Here is proof that, even today, a course does not have to be long to be great
Elie is almost certainly the only golf club in the world where a large submarine periscope protrudes from its starter’s hut. Salvaged from HMS Excalibur back in 1966, it is now used to give the starter a perfect view over a hill and to determine when it is safe for the next group on the tee to begin their round.
That periscope is almost always the first thing golfers mention when Elie crops up in conversation, but it is by no means the only lasting memory they will take home following a visit to this outstanding little course nestling on classic links terrain 12 miles from St. Andrews in an area known as the East Neuk of Fife.
The late five-time Open champion Peter Thomson was just one of its large group of admirers. “It’s quirky and it’s the most enjoyable course I know,” he wrote. “If I had my way, I’d build Elies all over the world.”
What the Australian meant was that a course does not have to be long to provide a challenging test of golf, and at a mere 6,273 yards from the back tees Elie is the perfect example of that. Golf was first played in this corner of Fife—“neuk” is a Scottish word for corner—as far back as the 15th century, but it was not until 1895 that four-time Open champion Old Tom Morris created the current 18 holes.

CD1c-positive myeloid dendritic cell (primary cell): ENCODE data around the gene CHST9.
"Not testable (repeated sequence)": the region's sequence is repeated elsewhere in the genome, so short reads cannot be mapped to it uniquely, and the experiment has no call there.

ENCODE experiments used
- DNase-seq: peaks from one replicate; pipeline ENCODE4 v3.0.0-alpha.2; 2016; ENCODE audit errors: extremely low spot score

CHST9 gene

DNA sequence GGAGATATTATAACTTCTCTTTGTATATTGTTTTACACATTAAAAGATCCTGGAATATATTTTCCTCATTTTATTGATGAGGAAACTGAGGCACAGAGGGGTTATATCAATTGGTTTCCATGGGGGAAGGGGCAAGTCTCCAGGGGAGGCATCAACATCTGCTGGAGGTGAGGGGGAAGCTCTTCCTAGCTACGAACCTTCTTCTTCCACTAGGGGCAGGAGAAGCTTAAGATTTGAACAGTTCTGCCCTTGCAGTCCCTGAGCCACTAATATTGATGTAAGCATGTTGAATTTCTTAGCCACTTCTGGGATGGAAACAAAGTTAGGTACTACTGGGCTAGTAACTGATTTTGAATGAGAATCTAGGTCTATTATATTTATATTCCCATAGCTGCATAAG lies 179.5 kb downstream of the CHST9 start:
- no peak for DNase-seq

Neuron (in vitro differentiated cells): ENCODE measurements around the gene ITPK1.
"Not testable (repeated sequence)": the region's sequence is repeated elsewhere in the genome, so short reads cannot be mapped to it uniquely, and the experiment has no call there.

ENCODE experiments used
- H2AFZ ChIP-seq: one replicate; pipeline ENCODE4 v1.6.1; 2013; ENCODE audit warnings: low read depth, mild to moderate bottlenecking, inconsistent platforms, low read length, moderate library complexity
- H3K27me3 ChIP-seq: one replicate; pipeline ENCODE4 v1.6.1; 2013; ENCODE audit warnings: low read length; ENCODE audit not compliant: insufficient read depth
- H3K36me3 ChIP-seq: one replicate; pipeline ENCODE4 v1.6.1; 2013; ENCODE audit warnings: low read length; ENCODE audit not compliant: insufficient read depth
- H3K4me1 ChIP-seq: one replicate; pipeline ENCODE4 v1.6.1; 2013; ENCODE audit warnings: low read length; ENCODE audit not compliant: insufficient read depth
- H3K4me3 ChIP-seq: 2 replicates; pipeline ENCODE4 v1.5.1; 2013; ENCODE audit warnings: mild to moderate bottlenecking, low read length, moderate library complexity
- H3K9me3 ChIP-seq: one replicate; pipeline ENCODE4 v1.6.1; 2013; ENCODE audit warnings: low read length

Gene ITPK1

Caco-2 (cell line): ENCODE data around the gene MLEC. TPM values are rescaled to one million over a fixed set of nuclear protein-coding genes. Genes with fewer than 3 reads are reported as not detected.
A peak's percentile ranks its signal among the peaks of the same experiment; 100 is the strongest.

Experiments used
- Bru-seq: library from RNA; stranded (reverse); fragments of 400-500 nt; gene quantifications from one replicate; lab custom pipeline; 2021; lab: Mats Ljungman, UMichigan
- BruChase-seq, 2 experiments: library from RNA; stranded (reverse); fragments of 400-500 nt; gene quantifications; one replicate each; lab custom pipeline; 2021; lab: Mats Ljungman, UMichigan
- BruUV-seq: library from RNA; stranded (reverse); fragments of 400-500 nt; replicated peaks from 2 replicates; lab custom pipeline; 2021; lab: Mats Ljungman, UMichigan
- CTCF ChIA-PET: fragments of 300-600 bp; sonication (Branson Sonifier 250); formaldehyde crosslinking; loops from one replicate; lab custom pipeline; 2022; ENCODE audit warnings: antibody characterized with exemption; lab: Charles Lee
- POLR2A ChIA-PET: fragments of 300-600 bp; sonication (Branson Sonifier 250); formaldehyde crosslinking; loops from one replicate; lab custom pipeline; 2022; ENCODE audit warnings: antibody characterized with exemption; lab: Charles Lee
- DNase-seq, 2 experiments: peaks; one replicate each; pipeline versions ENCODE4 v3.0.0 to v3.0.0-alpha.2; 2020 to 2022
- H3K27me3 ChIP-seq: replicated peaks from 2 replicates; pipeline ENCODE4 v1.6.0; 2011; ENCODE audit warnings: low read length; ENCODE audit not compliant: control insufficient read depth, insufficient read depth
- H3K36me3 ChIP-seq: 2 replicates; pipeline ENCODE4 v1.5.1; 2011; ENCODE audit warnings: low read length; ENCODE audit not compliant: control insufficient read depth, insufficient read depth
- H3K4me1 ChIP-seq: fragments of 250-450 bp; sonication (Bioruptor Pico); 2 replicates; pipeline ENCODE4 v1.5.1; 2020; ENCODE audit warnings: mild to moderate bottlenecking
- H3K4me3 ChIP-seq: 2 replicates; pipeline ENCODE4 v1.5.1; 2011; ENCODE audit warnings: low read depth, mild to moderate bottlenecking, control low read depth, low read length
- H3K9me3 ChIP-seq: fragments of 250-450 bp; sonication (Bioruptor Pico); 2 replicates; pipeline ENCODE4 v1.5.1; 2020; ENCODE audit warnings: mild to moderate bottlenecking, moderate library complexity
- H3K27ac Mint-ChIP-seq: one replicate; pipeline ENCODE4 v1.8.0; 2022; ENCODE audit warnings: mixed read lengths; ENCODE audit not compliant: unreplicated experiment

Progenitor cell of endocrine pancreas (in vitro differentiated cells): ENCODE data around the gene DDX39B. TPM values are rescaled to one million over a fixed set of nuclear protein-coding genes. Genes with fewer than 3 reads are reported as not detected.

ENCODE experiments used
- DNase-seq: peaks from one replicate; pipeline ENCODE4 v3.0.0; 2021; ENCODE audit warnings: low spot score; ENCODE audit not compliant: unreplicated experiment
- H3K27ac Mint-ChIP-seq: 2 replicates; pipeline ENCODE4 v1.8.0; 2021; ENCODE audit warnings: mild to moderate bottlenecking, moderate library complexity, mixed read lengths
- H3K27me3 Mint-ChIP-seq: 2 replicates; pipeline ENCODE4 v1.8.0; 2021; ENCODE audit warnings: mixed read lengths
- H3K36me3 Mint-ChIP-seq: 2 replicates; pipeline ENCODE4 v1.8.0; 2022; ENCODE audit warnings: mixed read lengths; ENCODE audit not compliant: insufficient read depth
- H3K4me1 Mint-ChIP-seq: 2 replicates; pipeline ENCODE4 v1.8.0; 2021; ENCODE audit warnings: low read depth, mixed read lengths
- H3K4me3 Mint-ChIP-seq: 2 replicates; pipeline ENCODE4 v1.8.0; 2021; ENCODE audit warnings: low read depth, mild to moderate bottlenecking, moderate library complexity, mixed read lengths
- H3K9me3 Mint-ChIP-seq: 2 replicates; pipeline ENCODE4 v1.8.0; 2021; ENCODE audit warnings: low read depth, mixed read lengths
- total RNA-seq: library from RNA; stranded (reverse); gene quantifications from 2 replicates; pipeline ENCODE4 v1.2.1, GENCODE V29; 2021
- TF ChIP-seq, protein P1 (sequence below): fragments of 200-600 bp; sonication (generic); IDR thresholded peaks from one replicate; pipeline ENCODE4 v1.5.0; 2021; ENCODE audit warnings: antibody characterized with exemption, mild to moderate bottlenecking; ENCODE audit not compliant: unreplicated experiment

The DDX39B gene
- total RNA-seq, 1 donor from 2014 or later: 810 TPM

The course starts with that blind opening tee shot to a fairway protected by an out-of-bounds wall all the way down the right-hand side. The 284-yard 2nd, with its green perched on top of a hill, is the first of an outstanding set of short par fours, while the downhill par-three 214-yard 3rd would not look out of place on any of the Open rota.
Elie is unusual in that it features no par fives and just two par threes. The 378-yard 4th starts a sequence of seven consecutive par fours ranging in length between 252 and 440 yards and culminating with the memorable 288-yard 10th, where the tee shot has to be hit up and over a hill and down to a green that slopes dramatically from front to rear all the way down to the edge of the sea.
That 10th hole also begins one of the most picturesque stretches of golf found anywhere in Scotland. It continues with the delightful 131-yard 11th, where water also laps onto the edge of the green, and the formidable 466-yard 12th, which is the longest hole at Elie and requires a drive over the beach to a fairway protected by a bunker on the right.
Arguably the best hole is the 380-yard 13th, where the approach has to be hit exactly the correct distance in order to hold a slender green protected by a deep hollow at the front.
Not surprisingly, what follows is something of an anti-climax, although the 359-yard 18th, with its well-placed bunkers and green hemmed by OB, is no pushover. It also serves as a final reminder that this wonderful old layout continues to withstand the test of time.
Have you played golf at Elie?